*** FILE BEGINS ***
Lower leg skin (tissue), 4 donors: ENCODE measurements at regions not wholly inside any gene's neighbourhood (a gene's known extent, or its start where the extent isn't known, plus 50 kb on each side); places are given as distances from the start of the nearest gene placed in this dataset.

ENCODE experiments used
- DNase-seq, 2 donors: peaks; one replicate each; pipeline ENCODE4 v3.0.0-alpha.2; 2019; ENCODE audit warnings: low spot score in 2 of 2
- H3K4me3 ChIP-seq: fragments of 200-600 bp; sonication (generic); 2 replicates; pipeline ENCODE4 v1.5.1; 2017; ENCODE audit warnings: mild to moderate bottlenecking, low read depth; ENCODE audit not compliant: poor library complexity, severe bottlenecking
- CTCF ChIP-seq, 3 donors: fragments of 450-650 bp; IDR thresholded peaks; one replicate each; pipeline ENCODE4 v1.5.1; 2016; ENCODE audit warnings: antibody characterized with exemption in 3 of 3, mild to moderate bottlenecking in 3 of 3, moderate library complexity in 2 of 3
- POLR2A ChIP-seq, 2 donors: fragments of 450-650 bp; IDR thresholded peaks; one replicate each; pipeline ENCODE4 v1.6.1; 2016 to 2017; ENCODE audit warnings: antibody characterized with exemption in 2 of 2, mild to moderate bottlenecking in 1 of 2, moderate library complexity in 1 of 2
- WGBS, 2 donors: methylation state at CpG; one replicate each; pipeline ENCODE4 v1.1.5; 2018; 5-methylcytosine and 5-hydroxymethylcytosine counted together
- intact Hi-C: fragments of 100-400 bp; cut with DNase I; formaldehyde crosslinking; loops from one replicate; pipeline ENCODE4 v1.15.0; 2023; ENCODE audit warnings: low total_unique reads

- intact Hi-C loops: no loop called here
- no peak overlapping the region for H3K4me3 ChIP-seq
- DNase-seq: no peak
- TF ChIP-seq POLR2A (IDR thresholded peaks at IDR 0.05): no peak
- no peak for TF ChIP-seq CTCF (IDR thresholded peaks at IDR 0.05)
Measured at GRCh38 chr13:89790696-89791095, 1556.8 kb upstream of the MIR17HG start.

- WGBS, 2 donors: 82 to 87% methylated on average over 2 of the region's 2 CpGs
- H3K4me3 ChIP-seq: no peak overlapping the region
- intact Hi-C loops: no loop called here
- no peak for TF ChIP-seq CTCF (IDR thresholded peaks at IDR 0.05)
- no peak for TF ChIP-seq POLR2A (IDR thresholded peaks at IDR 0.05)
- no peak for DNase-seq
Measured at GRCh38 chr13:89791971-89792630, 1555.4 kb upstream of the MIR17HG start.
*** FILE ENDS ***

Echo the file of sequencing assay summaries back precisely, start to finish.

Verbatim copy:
Lower leg skin (tissue), 4 donors: ENCODE measurements at regions not wholly inside any gene's neighbourhood (a gene's known extent, or its start where the extent isn't known, plus 50 kb on each side); places are given as distances from the start of the nearest gene placed in this dataset.

ENCODE experiments used
- DNase-seq, 2 donors: peaks; one replicate each; pipeline ENCODE4 v3.0.0-alpha.2; 2019; ENCODE audit warnings: low spot score in 2 of 2
- H3K4me3 ChIP-seq: fragments of 200-600 bp; sonication (generic); 2 replicates; pipeline ENCODE4 v1.5.1; 2017; ENCODE audit warnings: mild to moderate bottlenecking, low read depth; ENCODE audit not compliant: poor library complexity, severe bottlenecking
- CTCF ChIP-seq, 3 donors: fragments of 450-650 bp; IDR thresholded peaks; one replicate each; pipeline ENCODE4 v1.5.1; 2016; ENCODE audit warnings: antibody characterized with exemption in 3 of 3, mild to moderate bottlenecking in 3 of 3, moderate library complexity in 2 of 3
- POLR2A ChIP-seq, 2 donors: fragments of 450-650 bp; IDR thresholded peaks; one replicate each; pipeline ENCODE4 v1.6.1; 2016 to 2017; ENCODE audit warnings: antibody characterized with exemption in 2 of 2, mild to moderate bottlenecking in 1 of 2, moderate library complexity in 1 of 2
- WGBS, 2 donors: methylation state at CpG; one replicate each; pipeline ENCODE4 v1.1.5; 2018; 5-methylcytosine and 5-hydroxymethylcytosine counted together
- intact Hi-C: fragments of 100-400 bp; cut with DNase I; formaldehyde crosslinking; loops from one replicate; pipeline ENCODE4 v1.15.0; 2023; ENCODE audit warnings: low total_unique reads

- intact Hi-C loops: no loop called here
- no peak overlapping the region for H3K4me3 ChIP-seq
- DNase-seq: no peak
- TF ChIP-seq POLR2A (IDR thresholded peaks at IDR 0.05): no peak
- no peak for TF ChIP-seq CTCF (IDR thresholded peaks at IDR 0.05)
Measured at GRCh38 chr13:89790696-89791095, 1556.8 kb upstream of the MIR17HG start.

- WGBS, 2 donors: 82 to 87% methylated on average over 2 of the region's 2 CpGs
- H3K4me3 ChIP-seq: no peak overlapping the region
- intact Hi-C loops: no loop called here
- no peak for TF ChIP-seq CTCF (IDR thresholded peaks at IDR 0.05)
- no peak for TF ChIP-seq POLR2A (IDR thresholded peaks at IDR 0.05)
- no peak for DNase-seq
Measured at GRCh38 chr13:89791971-89792630, 1555.4 kb upstream of the MIR17HG start.